February 8, 2020 • Life for Leaders
Is not this the fast that I choose:
to loose the bonds of injustice,
to undo the thongs of the yoke,
to let the oppressed go free,
and to break every yoke?
Is it not to share your bread with the hungry,
and bring the homeless poor into your house;
when you see the naked, to cover them,
and not to hide yourself from your own kin?
Then your light shall break forth like the dawn,
and your healing shall spring up quickly;
your vindicator shall go before you,
the glory of the Lord shall be your rear guard.
Then you shall call, and the Lord will answer;
you shall cry for help, and he will say, Here I am.
If I had to choose one of the prophetic books to take with me to a desert island, it would probably be Isaiah. I love the prophets as a whole, but I find Isaiah simultaneously the most comforting and the most challenging. In my church tradition, we read through Isaiah at this time every three years as we celebrate what Jesus’s coming meant to the Gentiles during the season of Epiphany.
At the beginning of this passage, the coming of God into the situation Isaiah addresses definitely means challenge, not comfort. Earlier verses in Isaiah 58 warn the people of Israel that simply “going through the motions” of worship and devotion will not be enough. Those in leadership fast, God says, and expect him to hear them—but all the while they are oppressing and exploiting those who work for them, and even breaking out in fistfights with each other (Isaiah 58:3-4)! They wear sackcloth and ashes as the Scriptures have instructed them, so that they will appear humble, but they do not have true humility; they do not have sackcloth and ashes in their hearts.
No, the prophet says: true fasting begins with justice for the oppressed, with breaking every yoke. Since the people have been called out earlier in the passage for oppressing their own workers, we assume he probably wants them to start there, with the unjust yokes they themselves have laid on others. But he goes further. Take the homeless poor into your own houses; share your bread with them; share your clothes; remember that we are all kin—children of the same Father.
Take the homeless poor into your own houses. This is challenging to me. After all, I lock my doors at night. I lock my car. I give to charities, and sometimes even to those on the street who ask, but—in my own house, Lord?
Then I think of this story. Several years ago, my in-laws’ church decided that they wanted to start a soup kitchen. They also wanted to have a fellowship meal for church members and friends. But they didn’t have enough staff and volunteers to do both. So they combined them into a single Wednesday night meal, to which they invited not only church members but everyone in the downtown community surrounding the church. Some people pay for dinner. Some don’t. Everybody goes through the same line and sits at the same tables. We’ve learned each other’s names. People from the community have begun attending the Wednesday evening Bible studies that follow the meal. Some have begun attending church as well. There have been several people who’ve left a life of addiction and several who’ve been baptized.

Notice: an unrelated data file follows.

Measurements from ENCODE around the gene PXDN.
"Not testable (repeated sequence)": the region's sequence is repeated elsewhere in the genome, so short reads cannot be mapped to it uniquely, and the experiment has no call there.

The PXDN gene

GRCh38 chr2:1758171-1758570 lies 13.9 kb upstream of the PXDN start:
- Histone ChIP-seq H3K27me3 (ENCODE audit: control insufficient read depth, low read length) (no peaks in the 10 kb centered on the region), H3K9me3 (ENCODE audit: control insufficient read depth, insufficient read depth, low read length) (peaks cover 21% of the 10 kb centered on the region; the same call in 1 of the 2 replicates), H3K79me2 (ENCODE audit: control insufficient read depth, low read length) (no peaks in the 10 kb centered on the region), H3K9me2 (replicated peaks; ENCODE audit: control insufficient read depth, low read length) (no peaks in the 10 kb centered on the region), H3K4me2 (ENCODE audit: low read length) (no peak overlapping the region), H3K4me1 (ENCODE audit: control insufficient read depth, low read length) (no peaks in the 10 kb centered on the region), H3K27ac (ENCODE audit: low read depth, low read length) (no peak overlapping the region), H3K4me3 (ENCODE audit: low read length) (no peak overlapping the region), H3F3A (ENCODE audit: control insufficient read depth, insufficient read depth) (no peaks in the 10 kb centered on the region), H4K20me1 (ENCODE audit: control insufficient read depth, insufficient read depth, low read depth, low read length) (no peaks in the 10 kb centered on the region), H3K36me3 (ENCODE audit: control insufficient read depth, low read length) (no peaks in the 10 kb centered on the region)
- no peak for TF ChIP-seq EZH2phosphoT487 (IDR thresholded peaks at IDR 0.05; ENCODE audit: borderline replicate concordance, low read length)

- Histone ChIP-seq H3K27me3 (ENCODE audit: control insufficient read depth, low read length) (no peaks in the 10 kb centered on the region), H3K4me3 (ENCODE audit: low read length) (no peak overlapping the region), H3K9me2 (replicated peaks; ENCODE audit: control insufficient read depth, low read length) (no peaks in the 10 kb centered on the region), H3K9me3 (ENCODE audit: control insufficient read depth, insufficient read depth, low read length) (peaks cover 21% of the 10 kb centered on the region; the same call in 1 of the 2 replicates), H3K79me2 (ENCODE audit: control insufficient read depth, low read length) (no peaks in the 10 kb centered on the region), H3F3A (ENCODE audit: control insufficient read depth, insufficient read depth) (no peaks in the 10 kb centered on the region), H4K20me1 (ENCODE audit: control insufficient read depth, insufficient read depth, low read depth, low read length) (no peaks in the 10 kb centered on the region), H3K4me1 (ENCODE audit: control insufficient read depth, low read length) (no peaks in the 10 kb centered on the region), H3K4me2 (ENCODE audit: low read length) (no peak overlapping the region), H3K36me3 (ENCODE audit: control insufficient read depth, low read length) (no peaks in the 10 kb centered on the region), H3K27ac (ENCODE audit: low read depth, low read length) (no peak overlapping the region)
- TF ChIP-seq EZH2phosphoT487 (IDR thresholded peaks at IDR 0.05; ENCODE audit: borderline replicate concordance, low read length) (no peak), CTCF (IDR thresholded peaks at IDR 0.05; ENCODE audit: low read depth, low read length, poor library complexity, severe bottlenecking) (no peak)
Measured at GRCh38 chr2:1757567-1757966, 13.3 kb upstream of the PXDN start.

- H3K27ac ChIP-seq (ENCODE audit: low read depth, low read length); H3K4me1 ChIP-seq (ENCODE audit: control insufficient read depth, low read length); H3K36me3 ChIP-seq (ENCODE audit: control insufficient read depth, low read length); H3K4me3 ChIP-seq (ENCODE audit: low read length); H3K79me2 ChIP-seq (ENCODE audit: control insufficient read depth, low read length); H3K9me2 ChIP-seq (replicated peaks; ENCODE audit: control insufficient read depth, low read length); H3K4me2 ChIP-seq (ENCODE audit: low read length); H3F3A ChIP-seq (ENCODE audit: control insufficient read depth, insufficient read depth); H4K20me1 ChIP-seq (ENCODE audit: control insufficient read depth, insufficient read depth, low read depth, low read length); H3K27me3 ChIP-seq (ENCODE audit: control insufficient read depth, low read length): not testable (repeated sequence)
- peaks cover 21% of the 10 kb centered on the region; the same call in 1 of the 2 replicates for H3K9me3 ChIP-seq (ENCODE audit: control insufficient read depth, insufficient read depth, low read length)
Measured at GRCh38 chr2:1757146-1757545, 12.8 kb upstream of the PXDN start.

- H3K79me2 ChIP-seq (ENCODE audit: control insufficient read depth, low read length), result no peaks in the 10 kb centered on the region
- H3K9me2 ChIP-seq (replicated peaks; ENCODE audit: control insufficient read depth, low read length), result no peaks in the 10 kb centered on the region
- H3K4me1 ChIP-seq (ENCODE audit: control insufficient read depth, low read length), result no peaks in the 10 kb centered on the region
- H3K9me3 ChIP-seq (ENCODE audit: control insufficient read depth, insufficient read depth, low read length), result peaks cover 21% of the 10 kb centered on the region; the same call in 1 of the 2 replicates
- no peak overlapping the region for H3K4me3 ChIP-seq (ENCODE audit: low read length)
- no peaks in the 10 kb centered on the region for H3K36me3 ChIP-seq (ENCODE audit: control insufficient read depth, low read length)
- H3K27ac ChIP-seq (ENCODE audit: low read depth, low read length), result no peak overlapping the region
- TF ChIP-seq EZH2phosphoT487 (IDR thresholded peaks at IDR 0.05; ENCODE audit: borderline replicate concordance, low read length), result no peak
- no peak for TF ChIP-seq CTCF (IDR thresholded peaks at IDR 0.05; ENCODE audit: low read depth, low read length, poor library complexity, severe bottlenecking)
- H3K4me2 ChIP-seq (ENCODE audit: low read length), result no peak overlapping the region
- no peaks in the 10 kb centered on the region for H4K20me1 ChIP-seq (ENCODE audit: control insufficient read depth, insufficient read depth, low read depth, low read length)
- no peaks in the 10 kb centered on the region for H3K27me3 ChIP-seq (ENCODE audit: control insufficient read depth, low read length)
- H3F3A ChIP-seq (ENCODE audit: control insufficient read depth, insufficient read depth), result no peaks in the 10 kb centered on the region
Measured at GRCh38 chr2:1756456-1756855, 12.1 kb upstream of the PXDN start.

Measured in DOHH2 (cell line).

I don’t know about you, but to me that’s beginning to look a little bit like light breaking forth like the dawn and healing springing up quickly.
Something to Think About:
How do you react to the notion of bringing the homeless poor into your house and church? What concerns do you have?
In what ways are you going through the motions in your life of faith?
Where do you see opportunities to perform the kind of fasting God desires in this passage?
Something to Do:
Ask God to show you a step you can take to begin the kind of fasting he desires.
Lord, help us to not go through the motions. Help us to see how our own actions may hurt others, and help us discern how to break the yokes we see around us. If we are leaders, guide us that we may not oppress those we lead, but that we may enable their light to break forth like the dawn. Amen.
Explore more at The High Calling archive, hosted by the Theology of Work Project:
The Fasting God Desires
Jennifer Woodruff Tait (PhD, Duke University) is the editor of and frequent contributor to Life for Leaders. She is also the managing editor of Christian History magazine and web editor for the Theology of Work Project, and a priest in the Episcopal Church. She has written a book of poetry, Histories of Us. Jennifer lives in Berea, Kentucky, with her husband, Edwin, and their two daughters.
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